Just because you’re playing a console game doesn’t mean you have to use a console controller. Hori’s Tactical Assault Commander (TAC) Pro brings streamlined PC controls to the PlayStation 4 and 3, just in time for first-person shooter season.
It’s first-person-shooter season, a time when the age-old battle between gamepads and the keyboard/mouse combo flares up. A gamepad is quick, simple and portable. The keyboard and mouse combo is a little more complex, but can offer much more precision and customisation. With the TAC Pro, Japanese gaming hardware maker Hori seeks to bring that precision and customisation to the PlayStation platform, while not completely giving up on portability.
Now one can plug nearly any keyboard and mouse into a PlayStation 4 and use them to navigate the console, surf the internet or chat, but not a lot of games natively support keyboard and mouse control. Some companies offer adapter boxes that remap gamepad commands to USB keyboards and mice, but that’s a lot of work.
The TAC Pro has all of that covered. Plug in the keypad to the PlayStation USB port, plug the mouse into the keypad, and you’re good to go.
What it is
The TAC Pro is basically a mouse and compact keyboard controller, usable with the PlayStation 3, PlayStation 4 and PC. The programmable keypad is mapped to the buttons and sticks of the Dual Shock 4. Movement can be performed via arrow keys or an analogue thumbstick on the keypad (there’s a switch on the bottom).
The keypad features remappable keys in all the PlayStation flavours, including shoulder buttons, share, options and even a touchpad. There’s a “Quick” button that allows for brief bursts of superfast mouse movement, and a “Walk” button that automatically slows your movement to a crawl, which is great for impatient people playing stealth games. There’s even a “Snipe” button, which temporarily decreases mouse sensitivity for steady aiming.
It’s normal-sized. My hands are giant.
The other half of the TAC Pro is a 3200 DPI optical mouse. It’s basically the equivalent of the right analogue stick on a game pad, controlling aiming and facing. The left mouse button is fire. The right is zoom and sights.
What I did with it
Call of Duty: Infinite Warfare and Titanfall 2 on PlayStation 4, mainly (I play Battlefield on Xbox One for some stupid reason). I was a little hesitant to set up the TAC Pro at first. It seemed quite complex, especially compared to my DualShock 4.
Hello there, X button.
Once I finally took the plunge, I felt silly for hesitating. Setting the TAC Pro up is mainly a matter of just plugging it in. There’s a little bit of a break-in period (during which I kept mixing up my duck and sprint buttons, an easily remappable problem to solve), and I would definitely recommend maxing out the control sensitivity in your games’ options mention for the best results. After an hour or so of play, it’s pretty much second nature.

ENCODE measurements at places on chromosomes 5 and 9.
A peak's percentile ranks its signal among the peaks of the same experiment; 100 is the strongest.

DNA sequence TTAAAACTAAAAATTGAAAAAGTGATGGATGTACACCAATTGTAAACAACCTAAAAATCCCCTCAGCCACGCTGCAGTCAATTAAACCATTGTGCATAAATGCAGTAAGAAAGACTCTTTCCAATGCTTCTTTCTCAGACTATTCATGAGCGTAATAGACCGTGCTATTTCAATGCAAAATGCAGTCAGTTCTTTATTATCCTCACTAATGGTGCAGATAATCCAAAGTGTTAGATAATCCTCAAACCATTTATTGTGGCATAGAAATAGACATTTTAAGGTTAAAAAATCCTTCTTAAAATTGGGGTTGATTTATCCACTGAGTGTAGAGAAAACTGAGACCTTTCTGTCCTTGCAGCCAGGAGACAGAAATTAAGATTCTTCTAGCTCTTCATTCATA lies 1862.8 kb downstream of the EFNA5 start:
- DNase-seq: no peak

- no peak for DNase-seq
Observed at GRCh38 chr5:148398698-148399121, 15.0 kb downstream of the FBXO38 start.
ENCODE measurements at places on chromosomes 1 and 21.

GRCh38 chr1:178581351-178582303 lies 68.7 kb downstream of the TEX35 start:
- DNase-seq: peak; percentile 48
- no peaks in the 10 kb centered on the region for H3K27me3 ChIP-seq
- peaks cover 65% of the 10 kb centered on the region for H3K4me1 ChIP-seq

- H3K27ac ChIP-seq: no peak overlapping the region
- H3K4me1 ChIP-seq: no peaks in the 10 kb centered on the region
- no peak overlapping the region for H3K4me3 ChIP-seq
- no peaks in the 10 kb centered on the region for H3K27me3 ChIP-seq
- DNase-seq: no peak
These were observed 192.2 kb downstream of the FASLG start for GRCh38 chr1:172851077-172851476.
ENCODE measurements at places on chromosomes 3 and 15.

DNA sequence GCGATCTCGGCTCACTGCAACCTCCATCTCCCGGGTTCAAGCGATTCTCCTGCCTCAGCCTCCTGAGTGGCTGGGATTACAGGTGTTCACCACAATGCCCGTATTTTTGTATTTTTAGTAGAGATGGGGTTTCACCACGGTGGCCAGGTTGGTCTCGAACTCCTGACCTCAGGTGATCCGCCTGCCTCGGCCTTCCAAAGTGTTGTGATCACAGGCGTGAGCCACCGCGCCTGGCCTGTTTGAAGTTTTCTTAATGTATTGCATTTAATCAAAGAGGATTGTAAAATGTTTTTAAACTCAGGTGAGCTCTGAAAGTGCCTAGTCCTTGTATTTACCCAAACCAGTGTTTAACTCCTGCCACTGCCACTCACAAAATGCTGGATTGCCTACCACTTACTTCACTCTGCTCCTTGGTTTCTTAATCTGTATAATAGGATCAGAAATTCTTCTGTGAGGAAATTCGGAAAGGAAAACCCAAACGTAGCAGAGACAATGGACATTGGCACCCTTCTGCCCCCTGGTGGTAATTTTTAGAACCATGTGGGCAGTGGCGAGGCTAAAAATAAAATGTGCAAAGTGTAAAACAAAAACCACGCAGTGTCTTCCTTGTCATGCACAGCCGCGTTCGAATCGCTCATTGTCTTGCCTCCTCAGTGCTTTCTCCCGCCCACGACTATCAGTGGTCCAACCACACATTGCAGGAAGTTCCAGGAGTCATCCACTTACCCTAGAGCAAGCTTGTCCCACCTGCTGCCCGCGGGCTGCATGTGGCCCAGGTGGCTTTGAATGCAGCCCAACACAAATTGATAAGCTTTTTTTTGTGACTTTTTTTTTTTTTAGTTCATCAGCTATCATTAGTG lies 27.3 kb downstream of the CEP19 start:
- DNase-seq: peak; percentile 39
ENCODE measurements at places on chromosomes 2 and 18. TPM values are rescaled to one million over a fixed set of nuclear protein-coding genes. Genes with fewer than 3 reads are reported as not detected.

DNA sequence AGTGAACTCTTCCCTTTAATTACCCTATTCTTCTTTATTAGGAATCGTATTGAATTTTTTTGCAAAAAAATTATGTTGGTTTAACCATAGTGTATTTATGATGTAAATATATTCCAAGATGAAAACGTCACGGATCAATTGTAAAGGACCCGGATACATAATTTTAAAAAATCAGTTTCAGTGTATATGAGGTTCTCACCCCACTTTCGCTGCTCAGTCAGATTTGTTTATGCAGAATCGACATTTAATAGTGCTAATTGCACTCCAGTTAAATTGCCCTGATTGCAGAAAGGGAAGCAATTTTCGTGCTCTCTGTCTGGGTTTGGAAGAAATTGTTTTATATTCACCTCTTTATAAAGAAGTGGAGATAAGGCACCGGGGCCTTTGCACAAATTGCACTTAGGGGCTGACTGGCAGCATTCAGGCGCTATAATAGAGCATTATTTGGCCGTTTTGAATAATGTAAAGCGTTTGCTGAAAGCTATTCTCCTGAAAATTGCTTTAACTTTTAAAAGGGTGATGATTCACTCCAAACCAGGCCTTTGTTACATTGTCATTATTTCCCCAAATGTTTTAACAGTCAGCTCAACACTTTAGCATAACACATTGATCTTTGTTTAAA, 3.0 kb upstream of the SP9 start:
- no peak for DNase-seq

See it in action
I don’t normally do video for our hardware reviews, which is stupid. Now I do. Check out the Hori TAC Pro in action below. Mind the audio fluctuations, still working on the process.
What I liked
That’s keyboard and mouse control alright: Initially it is very strange, playing a PlayStation 4 game with a mouse and a keypad. Even though I have my consoles hooked to a PC monitor, there’s still a part of my brain rebelling against the idea. Once I was acclimated, that portion of my brain slowly began to back off.
I did notice enhanced precision, especially while sniping. The “Quick” button is not something one should hit accidentally, but once you start hitting it on purpose the lightning-fast turns possible seem almost like cheating.
Did I mention the keyboard is mechanical: The TAC Pro does not feature some cheap membrane nonsense, but rather Hori’s own super-sensitive mechanical switches. They’re to mostly soft, only slightly-clicky kind. They’re lovely.
Adaptability: While the TAC Pro worked as configured out of the box for both Call of Duty: Infinite Warfare and Titanfall 2, there’s plenty of room for tweaking, reassigning buttons and creating custom profiles. The TAC Pro can store three different profiles onboard, and between the backlit LED display on the unit and simple controls, remapping on the fly is a breeze.
What I didn’t like
A little shaky: Though it doesn’t affect play, the base of the TAC Pro’s keyad wobbles a bit on the surface of my desk. This is because the wrist rest portion of the unit is slightly higher than the main base.
Not quite as portable: Being that half of the TAC Pro is an actual mouse and not some magical air puck thing, you will need a flat, mouse-y (a real term) surface to use the device properly. If you’ve not go a table or desk, remember that tray tables are your friends.
It’s hard to imagine a situation where a fan of PC controls would find themselves with only a games console to play with, but should it happen, the Hori Tactical Action Commander Pro will be there. Or when a dedicated PlayStation gamer wonders how the PC half lives. Maybe they’re curious about how accurate those crosshairs can get. That’s what the TAC Pro is for.
It’s not for everyone, especially with its £120 price tag, but for the audience it’s aimed at the Hori Tactical Action Pro is quite nice.